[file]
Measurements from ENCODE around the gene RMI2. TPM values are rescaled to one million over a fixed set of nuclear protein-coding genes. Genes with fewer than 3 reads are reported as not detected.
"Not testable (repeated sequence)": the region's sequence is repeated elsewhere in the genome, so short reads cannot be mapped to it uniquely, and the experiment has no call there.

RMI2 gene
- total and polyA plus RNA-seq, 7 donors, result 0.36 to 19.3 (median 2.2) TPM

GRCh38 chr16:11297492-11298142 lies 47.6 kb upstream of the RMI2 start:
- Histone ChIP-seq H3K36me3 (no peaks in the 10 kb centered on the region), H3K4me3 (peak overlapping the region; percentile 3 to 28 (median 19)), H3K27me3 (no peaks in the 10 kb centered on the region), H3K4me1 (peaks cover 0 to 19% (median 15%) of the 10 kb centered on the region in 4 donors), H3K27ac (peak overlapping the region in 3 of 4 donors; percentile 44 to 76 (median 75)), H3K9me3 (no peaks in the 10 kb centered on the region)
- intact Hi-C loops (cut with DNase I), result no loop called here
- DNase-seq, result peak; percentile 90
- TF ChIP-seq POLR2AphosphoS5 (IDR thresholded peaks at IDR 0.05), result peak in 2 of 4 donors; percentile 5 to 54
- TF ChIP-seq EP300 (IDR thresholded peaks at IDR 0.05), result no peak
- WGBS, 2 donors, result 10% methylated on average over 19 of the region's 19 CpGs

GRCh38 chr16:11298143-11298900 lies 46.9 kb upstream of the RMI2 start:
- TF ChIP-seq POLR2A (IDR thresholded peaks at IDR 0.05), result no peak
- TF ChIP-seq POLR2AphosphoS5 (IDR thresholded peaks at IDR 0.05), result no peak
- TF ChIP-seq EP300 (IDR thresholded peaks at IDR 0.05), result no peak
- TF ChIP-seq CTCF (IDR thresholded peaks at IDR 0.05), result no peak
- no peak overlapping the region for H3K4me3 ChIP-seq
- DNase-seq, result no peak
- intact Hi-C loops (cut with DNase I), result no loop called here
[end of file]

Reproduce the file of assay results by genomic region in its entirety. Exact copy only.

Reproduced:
Measurements from ENCODE around the gene RMI2. TPM values are rescaled to one million over a fixed set of nuclear protein-coding genes. Genes with fewer than 3 reads are reported as not detected.
"Not testable (repeated sequence)": the region's sequence is repeated elsewhere in the genome, so short reads cannot be mapped to it uniquely, and the experiment has no call there.

RMI2 gene
- total and polyA plus RNA-seq, 7 donors, result 0.36 to 19.3 (median 2.2) TPM

GRCh38 chr16:11297492-11298142 lies 47.6 kb upstream of the RMI2 start:
- Histone ChIP-seq H3K36me3 (no peaks in the 10 kb centered on the region), H3K4me3 (peak overlapping the region; percentile 3 to 28 (median 19)), H3K27me3 (no peaks in the 10 kb centered on the region), H3K4me1 (peaks cover 0 to 19% (median 15%) of the 10 kb centered on the region in 4 donors), H3K27ac (peak overlapping the region in 3 of 4 donors; percentile 44 to 76 (median 75)), H3K9me3 (no peaks in the 10 kb centered on the region)
- intact Hi-C loops (cut with DNase I), result no loop called here
- DNase-seq, result peak; percentile 90
- TF ChIP-seq POLR2AphosphoS5 (IDR thresholded peaks at IDR 0.05), result peak in 2 of 4 donors; percentile 5 to 54
- TF ChIP-seq EP300 (IDR thresholded peaks at IDR 0.05), result no peak
- WGBS, 2 donors, result 10% methylated on average over 19 of the region's 19 CpGs

GRCh38 chr16:11298143-11298900 lies 46.9 kb upstream of the RMI2 start:
- TF ChIP-seq POLR2A (IDR thresholded peaks at IDR 0.05), result no peak
- TF ChIP-seq POLR2AphosphoS5 (IDR thresholded peaks at IDR 0.05), result no peak
- TF ChIP-seq EP300 (IDR thresholded peaks at IDR 0.05), result no peak
- TF ChIP-seq CTCF (IDR thresholded peaks at IDR 0.05), result no peak
- no peak overlapping the region for H3K4me3 ChIP-seq
- DNase-seq, result no peak
- intact Hi-C loops (cut with DNase I), result no loop called here